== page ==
My iOS App Creation Process — Part 1

Jody Abney
The Startup
Published in
4 min readNov 29, 2020


Photo by Abdelrahman Sobhy on Unsplash

Recently, I decided to go “all in” on the latest iOS14 frameworks, including SwiftUI (Apple’s declarative interface design) and Combine (Apple’s version of reactive programming). In this series of articles, I will take you through my development process from idea to readying the completed app for submission to the iOS App Store.

I chose to build an app for curating photos. Why? Because one of my hobbies is photography. While I enjoy taking pictures, I also appreciate photos taken by others and use them as inspiration for my images and honing my skills. I’ve been a longtime user, so I often use it as a photography inspiration source. They also have an API that allows developers to access photos and manage photo favorites, among other Flickr actions. It was the perfect choice as a photo source for my app.

Here are the significant steps I took to develop my app:

  • Develop user personas and associated user stories
  • Detail the Desired App Features and Requirements
  • Determine Best App Architecture
  • Determine the minimal viable product (MVP) for the initial app release
  • UX design (SwiftUI)
  • Data Modeling (JSON)
  • Coding and Testing
  • Preparing for iOS App Store Submission
  • Develop plans for a future version to implement features that didn’t make the initial MVP for release

In this article, I will focus on the first two (2) bullets to cover defining app requirements and understanding how users want to use the app.

User Personas and User Stories

Photo by UX Indonesia on Unsplash

I used a simplified design thinking approach to develop a small set of personas and corresponding abbreviated user stories. I took these user stories as the basis to build my requirements in the next step.

  • Gloria: She is a casual user who is only interested in viewing great photos every day while she’s riding the train to and from work. Great images are a means of escape during her humdrum daily commute. She is not interested in curating these photos or joining; Gloria is only interested in seeing the most recent inspirational images. She mainly uses her iPad during her commute.
  • Gregory: He is a semi-professional landscape and nature photographer. Gregory travels globally for his day job, so he often takes the opportunity to explore many places worldwide. He not only wants to use the curated photos as inspiration, but he also wants to find photos near his current location. Those nearby photos often give him insights into places and activities Gregory intends to photograph. Additionally, Gregory wants to save select images as Favorites in his Flickr account to compare his photo later against the original one that inspired him. Lastly, he likes to encourage other artists by leaving comments on their photos. Gregory primarily uses his iPhone 11 Pro since it offers him GPS functionality for traveling.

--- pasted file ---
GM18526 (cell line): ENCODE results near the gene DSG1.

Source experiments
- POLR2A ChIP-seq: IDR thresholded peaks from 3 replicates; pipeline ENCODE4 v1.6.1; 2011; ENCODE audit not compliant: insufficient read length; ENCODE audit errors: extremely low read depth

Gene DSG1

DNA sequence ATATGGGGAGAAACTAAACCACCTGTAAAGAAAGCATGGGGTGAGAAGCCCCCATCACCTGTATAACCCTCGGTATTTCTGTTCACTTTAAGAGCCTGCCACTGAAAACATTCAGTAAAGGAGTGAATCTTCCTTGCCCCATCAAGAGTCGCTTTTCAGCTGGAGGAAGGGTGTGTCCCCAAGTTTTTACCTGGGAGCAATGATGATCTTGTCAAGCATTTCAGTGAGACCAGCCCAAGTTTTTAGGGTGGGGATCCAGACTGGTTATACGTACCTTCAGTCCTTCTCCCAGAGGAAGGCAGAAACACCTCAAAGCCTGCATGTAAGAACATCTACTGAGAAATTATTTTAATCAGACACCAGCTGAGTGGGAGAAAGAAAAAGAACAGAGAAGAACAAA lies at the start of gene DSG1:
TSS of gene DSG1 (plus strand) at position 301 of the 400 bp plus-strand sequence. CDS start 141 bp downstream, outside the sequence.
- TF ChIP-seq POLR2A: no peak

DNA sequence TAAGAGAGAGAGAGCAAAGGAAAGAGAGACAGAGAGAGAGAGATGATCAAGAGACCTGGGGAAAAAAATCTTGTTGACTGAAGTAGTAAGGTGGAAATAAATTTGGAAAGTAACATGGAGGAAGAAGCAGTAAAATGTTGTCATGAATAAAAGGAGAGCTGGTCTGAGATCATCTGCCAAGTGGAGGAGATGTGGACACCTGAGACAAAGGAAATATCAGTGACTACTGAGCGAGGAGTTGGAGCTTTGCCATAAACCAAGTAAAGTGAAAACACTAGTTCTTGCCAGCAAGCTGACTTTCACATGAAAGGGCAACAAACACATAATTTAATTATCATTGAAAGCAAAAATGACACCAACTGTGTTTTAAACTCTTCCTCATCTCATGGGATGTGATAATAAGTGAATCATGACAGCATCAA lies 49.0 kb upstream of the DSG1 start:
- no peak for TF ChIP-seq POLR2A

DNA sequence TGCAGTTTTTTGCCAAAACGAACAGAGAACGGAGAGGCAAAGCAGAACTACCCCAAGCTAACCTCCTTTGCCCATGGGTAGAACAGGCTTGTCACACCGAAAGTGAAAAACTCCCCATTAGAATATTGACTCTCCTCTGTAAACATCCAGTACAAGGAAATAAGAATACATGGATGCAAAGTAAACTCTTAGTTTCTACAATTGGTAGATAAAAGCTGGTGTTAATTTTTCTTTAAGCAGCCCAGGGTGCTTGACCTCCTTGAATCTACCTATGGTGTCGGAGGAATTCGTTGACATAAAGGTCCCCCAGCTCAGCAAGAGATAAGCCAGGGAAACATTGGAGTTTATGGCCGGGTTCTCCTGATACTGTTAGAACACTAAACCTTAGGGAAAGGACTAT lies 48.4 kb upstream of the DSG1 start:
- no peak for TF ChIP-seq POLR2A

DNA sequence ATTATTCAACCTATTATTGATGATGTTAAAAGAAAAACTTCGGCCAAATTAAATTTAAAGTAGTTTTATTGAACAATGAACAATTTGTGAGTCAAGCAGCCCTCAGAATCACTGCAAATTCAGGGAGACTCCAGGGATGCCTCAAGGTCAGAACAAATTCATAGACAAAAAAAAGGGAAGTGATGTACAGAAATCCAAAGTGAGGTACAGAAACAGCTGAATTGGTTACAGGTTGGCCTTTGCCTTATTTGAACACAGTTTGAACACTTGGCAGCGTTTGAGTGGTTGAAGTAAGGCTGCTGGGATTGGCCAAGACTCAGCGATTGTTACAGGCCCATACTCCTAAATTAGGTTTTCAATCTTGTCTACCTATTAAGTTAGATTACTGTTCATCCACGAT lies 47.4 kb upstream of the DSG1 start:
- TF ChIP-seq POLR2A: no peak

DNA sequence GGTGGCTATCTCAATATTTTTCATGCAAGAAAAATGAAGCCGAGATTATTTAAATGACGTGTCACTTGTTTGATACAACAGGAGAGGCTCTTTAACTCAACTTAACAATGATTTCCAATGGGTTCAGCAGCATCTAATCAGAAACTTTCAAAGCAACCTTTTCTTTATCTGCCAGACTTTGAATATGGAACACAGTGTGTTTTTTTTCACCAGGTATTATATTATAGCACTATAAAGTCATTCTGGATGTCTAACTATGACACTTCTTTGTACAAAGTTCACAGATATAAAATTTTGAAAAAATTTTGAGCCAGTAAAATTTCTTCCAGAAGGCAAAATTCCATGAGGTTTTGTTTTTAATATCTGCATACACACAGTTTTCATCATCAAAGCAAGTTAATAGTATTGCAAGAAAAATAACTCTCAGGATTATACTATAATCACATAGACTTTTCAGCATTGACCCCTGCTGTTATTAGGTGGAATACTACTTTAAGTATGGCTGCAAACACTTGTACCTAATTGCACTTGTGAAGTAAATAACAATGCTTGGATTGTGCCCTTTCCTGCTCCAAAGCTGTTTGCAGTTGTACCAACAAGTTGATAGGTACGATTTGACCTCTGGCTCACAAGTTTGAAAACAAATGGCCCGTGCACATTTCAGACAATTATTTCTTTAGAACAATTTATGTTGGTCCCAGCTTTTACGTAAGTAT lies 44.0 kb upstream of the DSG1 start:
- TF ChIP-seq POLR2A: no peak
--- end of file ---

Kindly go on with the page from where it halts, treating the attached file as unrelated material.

• Theodore: He is a graduate student majoring in sociology with a specialization in social media influence on society. Theodore wants to see a non-curated stream of photos on Flickr, not one curated by Flickr editors. He’s specifically interested in seeing what Flickr users are posting most recently and how those photos may or may not relate to other social media trends (e.g., Twitter hashtags, Facebook posts). Theodore uses a mixture of an iPhone 8 and iPad Mini as his daily mobile devices.

Detail the Desired App Features and Requirements

Based on the user personas and their brief user stories, I derived the following requirements:

  1. The app shall return a set of curated photos from (The most apparent photo feed is called Interestingness.)
  2. The app shall return a set of recent photos from
  3. The app shall return a set of photos from taken nearby the user’s current GPS location.
  4. The app shall display the photo sets in a grid format that allows a user to tap on an individual photo to display it along with its details.
  5. The app shall display the photo details such as title, date taken, photographer, indicated image size, and copyright.
  6. The app shall display the map location where the photography took the photo.
  7. The app shall display a photo fullscreen when a user taps the picture from its detail screen.
  8. The app shall support user authentication (read/change) with to manage the user’s Favorites.
  9. The app shall allow the user to login/logout of,
  10. The app shall allow the user to change the boundary of nearby photos to be displayed.
  11. The app shall allow the user to change the count of photos displayed in the photo streams.
  12. The app shall allow the user to display/hide non-curated photo feeds such as Recent photos since some content may not be safe for work.
  13. The app shall natively support both iPhone and iPad.
  14. The app shall support portrait and landscape device orientations while effectively utilizing screen real estate.
  15. The app shall support following/unfollowing photographers based on the user favorites from the photo streams.
  16. The app shall support searching photographs within the available photo streams based on keywords assigned by either the photographer-assigned keywords or machine-assigned keywords.
  17. The app shall support commenting on photos, including the deletion and revision of previous comments the user created.

In my next article, I will detail the approach I use to determine the required app architecture. Additionally, I will explain my MVP process to bring focus and scope boundary to the initial app release version.

Until next time, stay safe and keep learning!



Jody Abney
The Startup

I’m an iOS developer with extensive professional experience in Pharma IT, SAP implementation, Data Migration, Data Analytics/Data Science, and Machine Learning